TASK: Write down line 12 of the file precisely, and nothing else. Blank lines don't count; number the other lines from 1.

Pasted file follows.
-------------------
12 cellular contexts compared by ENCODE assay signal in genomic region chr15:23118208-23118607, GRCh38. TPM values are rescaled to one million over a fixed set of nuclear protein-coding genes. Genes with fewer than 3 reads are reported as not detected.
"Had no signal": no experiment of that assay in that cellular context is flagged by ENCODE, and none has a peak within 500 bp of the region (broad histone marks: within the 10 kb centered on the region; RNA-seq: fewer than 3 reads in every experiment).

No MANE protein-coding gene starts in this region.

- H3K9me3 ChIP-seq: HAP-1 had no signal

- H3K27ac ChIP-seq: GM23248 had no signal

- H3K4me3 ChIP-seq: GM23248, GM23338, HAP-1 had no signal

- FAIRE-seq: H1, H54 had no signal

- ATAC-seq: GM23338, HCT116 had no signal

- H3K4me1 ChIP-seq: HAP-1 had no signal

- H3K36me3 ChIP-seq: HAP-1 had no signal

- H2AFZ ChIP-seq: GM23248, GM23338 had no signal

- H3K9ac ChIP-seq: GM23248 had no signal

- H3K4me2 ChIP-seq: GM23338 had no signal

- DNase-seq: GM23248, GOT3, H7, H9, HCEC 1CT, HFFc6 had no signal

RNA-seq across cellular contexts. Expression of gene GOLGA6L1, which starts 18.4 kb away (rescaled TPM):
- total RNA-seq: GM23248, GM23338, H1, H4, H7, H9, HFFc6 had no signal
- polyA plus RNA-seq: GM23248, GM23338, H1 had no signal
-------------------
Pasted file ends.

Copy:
- H3K9ac ChIP-seq: GM23248 had no signal